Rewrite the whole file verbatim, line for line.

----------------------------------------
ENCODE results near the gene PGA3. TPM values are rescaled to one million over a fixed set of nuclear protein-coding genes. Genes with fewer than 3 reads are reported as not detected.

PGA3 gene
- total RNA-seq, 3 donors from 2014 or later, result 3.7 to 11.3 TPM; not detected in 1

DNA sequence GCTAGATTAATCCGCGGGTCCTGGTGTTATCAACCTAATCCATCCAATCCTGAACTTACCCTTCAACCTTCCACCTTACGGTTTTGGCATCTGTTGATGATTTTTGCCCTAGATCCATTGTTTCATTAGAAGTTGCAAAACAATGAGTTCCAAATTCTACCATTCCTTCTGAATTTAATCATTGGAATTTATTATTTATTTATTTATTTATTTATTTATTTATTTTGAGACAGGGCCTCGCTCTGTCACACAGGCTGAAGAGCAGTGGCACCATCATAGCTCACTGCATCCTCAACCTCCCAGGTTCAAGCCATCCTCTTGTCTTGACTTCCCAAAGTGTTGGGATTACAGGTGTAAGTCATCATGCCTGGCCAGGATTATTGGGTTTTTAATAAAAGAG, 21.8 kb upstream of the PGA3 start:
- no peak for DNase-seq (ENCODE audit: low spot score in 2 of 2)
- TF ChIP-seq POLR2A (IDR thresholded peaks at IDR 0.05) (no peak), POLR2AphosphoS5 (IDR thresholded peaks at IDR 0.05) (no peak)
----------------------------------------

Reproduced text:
ENCODE results near the gene PGA3. TPM values are rescaled to one million over a fixed set of nuclear protein-coding genes. Genes with fewer than 3 reads are reported as not detected.

PGA3 gene
- total RNA-seq, 3 donors from 2014 or later, result 3.7 to 11.3 TPM; not detected in 1

DNA sequence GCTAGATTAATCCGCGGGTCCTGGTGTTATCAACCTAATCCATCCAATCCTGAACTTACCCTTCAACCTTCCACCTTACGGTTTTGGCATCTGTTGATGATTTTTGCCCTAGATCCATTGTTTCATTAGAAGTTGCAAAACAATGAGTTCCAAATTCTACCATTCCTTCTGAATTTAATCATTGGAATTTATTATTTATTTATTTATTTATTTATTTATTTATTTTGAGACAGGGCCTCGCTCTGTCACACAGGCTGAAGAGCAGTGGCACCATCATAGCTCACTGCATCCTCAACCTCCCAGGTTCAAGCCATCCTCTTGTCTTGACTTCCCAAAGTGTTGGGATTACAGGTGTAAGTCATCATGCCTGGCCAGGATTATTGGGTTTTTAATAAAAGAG, 21.8 kb upstream of the PGA3 start:
- no peak for DNase-seq (ENCODE audit: low spot score in 2 of 2)
- TF ChIP-seq POLR2A (IDR thresholded peaks at IDR 0.05) (no peak), POLR2AphosphoS5 (IDR thresholded peaks at IDR 0.05) (no peak)